Ad& - p53 Clinical Trial in Patients with Squamous Cell Carcinoma
Gary L. Clayman, Douglas K. Frank, and Patricia A. Bruso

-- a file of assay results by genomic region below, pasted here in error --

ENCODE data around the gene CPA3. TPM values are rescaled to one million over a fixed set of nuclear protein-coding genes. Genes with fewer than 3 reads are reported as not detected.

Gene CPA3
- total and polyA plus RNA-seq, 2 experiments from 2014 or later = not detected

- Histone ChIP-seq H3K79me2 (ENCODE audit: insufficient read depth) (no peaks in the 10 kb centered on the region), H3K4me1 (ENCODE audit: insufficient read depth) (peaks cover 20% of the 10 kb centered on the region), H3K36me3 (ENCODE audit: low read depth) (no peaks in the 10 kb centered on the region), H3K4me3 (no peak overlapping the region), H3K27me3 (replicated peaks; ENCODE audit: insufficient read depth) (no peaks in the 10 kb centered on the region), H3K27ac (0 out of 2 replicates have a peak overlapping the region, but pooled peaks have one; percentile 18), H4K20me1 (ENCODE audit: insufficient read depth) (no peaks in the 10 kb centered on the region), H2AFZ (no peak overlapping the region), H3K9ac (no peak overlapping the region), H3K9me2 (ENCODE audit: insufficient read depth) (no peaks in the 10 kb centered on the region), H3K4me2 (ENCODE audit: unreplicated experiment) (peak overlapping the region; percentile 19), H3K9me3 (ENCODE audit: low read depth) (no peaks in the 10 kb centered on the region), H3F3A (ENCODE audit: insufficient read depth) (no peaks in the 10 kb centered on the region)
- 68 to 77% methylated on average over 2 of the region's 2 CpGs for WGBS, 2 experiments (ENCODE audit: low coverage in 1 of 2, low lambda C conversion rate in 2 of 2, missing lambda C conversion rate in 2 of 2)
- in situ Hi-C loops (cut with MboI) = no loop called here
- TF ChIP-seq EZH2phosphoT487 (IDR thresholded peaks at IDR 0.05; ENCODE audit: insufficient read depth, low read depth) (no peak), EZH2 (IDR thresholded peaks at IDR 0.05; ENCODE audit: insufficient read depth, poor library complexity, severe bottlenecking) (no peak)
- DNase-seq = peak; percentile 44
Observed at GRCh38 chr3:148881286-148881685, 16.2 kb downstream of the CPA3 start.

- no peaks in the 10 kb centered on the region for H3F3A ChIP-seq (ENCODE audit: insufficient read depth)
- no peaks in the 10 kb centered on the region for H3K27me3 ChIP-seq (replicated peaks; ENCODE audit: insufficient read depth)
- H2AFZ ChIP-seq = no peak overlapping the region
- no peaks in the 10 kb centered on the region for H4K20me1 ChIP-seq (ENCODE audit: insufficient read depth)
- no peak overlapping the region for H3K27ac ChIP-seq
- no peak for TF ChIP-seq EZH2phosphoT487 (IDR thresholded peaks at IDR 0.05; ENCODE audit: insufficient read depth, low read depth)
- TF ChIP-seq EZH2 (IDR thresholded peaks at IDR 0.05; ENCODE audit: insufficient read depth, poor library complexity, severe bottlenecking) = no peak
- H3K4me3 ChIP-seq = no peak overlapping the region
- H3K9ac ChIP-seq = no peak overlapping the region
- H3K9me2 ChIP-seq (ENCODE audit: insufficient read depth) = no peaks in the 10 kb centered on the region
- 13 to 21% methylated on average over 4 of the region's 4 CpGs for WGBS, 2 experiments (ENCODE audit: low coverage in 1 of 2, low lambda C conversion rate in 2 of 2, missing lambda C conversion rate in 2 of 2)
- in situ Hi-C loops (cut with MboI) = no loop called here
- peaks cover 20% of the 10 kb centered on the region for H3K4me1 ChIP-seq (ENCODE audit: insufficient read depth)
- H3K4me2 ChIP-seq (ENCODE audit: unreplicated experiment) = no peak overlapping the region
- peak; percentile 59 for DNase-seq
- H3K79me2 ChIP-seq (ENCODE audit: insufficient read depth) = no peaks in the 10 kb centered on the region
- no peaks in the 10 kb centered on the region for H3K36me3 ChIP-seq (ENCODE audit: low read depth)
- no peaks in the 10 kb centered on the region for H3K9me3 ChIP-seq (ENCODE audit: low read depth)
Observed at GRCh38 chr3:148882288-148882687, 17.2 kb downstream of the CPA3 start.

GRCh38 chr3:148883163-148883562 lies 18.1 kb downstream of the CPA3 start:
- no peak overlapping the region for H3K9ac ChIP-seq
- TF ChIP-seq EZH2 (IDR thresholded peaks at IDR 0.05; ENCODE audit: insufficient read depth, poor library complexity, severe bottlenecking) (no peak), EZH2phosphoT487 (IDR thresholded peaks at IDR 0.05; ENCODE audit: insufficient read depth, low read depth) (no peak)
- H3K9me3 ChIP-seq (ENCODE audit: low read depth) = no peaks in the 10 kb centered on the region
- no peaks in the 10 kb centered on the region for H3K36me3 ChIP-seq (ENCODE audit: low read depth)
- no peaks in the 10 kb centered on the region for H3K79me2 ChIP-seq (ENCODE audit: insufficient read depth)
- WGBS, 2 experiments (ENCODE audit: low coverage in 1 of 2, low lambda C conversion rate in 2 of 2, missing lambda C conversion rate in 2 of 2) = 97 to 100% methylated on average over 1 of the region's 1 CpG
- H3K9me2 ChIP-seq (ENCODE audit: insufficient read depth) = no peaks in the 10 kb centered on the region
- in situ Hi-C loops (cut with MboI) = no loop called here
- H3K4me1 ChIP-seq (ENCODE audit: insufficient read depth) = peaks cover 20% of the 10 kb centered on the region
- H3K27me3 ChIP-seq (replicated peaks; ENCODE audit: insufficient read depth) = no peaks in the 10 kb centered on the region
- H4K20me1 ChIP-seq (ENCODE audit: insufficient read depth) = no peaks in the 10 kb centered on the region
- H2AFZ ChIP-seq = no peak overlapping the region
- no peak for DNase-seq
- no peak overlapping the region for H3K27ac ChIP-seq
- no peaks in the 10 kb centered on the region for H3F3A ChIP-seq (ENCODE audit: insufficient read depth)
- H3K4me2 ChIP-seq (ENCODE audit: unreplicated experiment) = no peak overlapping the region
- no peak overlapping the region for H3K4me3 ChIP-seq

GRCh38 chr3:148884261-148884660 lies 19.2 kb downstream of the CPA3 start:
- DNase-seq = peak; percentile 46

Our laboratory has been involved in the investigation of wild type p53 gene transfer for the selective induction of apoptosis in human upper aerodigestive tract squamous cell carcinoma of the head and neck (SCCHN). Transient overexpression of the wild type p53 gene in various malignancies has been explored as a potential therapeutic intervention strategy. This strategy is based on the role that wild type p53 plays as a tumor suppressor gene and inducer of cell-cycle arrest and apoptosis. SCCHN is a devastating disease. The overall poor survival rate for these tumors has not changed over the last several decades with current standard treatment modalities (radiation, surgery, chemotherapy). After undergoing standard therapy (including radiotherapy), the advanced stage and recurrent SCCHN patient has a poor prognosis, and treatment often has major effects upon cosmesis and function. The principal cause of death in SCCHN is local/regional recurrence. Clearly, new treatment strategies need to be developed and investigated. Given these issues, the study of novel molecular intervention therapies involving genes such as wild type p53 seemed appropriate. The fact that local/regionally recurrent SCCHN is readily accessible, even in the most advanced cases, enhanced its candidacy for investigation as a target for wild type p53 molecular intervention.